Michael Spain, a board member of the MHA, recently claimed that there were no illegal taxis (or gypsy cabs) in New York City. According to him, what they have are "black cars" that are licensed only to take radio calls. Spain claims that New York's auction system has made cab medallions so valuable that the police immediately crack down on any cars, black or otherwise, that try to pick up flags without a proper license.
Since I haven't been in New York in over 25 years, I'll let others do the talking for me.
Answers.com defines a gypsy cab as "a taxicab that cruises for customers although it is licensed only to respond to calls." But maybe they haven't been to New York lately either.
A better source might be CitiDex New York City which has a section devoted to gypsy cabs on its main page. In an entry updated on July 3, 2009, the CitiDex has this to say about gypsy cabs:
"They are private cars that roam the city looking for fares. Gypsy cabs are run by individuals who use their own cars. In recent years, gypsy cab companies with radio dispatched drivers have begun operating. These services are illegal and you should avoid using them. The level of service is generally poor and getting into a gypsy cab can be dangerous."
And there also is this entry from a post titled "Perfectly Legal" in the blog NEW YORK HACK.
"As I waited outside the Delta terminal, there were about five or six car service drivers parked there, standing in front of the doors and soliciting people for rides to Manhattan. This, you should know, is totally illegal ... Car service drivers are, by law, allowed to respond only to radio calls ... And every time a car service driver breaks these rules, he not only breaks into our business (and therefore our incomes), he also depreciates the value of each and every medallion, making it a waste of money to buy or lease one."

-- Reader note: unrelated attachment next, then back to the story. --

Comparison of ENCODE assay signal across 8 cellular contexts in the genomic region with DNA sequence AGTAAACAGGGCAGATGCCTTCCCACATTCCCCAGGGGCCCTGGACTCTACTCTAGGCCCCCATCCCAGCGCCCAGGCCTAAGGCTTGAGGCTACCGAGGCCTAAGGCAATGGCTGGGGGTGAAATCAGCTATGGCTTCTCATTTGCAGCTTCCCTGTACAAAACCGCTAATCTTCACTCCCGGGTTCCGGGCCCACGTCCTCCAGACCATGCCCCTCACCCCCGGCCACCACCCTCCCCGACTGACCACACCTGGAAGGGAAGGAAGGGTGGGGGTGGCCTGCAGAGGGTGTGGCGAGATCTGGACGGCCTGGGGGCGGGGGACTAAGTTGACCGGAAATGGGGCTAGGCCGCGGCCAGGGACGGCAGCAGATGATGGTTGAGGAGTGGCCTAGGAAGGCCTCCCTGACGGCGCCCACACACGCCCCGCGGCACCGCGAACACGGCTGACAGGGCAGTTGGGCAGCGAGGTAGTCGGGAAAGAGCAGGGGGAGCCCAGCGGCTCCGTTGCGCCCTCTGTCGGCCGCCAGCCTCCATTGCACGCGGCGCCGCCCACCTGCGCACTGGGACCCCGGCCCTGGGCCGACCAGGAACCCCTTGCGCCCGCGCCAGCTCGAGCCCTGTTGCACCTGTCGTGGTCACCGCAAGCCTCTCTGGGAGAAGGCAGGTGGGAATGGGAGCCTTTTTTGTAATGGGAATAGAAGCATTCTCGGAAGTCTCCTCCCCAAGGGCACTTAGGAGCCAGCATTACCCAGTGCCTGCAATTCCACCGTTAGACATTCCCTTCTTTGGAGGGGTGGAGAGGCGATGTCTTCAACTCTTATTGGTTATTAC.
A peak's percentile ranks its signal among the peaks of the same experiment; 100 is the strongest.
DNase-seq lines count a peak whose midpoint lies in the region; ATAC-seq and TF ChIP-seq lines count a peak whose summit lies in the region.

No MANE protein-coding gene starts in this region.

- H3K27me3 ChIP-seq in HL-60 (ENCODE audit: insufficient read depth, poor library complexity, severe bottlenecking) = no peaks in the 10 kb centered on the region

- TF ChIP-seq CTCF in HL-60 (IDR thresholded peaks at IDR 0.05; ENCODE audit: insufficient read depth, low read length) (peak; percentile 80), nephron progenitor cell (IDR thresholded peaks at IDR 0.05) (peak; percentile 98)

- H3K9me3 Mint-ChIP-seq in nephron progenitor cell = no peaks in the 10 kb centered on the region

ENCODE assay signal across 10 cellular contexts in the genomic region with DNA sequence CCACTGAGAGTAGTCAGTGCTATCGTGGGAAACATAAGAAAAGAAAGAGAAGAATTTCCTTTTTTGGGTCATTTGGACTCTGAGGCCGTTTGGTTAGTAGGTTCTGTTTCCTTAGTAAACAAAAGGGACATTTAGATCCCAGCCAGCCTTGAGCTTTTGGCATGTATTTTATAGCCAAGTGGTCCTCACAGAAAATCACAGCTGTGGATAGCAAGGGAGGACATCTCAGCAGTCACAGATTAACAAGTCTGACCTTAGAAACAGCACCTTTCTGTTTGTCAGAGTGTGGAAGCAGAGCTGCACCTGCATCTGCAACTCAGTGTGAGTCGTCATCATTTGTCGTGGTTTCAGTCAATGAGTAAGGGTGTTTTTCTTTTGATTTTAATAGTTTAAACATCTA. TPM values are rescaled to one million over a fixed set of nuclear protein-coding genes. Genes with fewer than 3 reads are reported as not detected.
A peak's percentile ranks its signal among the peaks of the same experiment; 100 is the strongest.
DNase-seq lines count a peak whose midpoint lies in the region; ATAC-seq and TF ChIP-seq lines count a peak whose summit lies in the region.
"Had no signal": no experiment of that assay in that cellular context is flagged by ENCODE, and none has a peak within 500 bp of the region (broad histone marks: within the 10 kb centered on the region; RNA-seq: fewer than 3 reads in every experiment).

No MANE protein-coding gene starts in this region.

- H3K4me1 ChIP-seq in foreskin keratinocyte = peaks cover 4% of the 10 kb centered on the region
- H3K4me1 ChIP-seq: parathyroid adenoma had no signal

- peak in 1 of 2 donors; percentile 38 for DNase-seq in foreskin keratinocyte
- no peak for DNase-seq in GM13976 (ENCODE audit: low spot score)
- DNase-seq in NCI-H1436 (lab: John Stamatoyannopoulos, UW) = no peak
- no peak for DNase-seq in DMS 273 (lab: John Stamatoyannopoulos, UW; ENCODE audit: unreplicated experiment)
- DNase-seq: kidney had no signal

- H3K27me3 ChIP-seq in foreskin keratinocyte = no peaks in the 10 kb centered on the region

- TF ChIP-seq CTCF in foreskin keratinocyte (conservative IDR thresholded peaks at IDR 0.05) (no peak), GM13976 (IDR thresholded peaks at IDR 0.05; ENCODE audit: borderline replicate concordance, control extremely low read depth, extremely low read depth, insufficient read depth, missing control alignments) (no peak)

The narrator then describes an argument she has with a gypsy driver where she threatens him by telling him that she belongs to the Taxi & Limousine Commission (TLC).
"He smirked and said, 'Why? You TLC?'"
"I said, 'Yes, I am. And you're lucky I'm not working right now.'"
"Of course," she says, "he didn't take me seriously at all. And why would he? The TLC certainly doesn't do much except ticket cabbies and cash in on corporate contracts ... . They don't give two shits if we lose money to these guys."
In sum, the illegal cab situation sounds like it's pretty much the same in New York as it is here - except that they don't have a Chris Hayashi who wants to "swoop down" on the bandit taxis, "pick 'em off one by one" and fine 'em.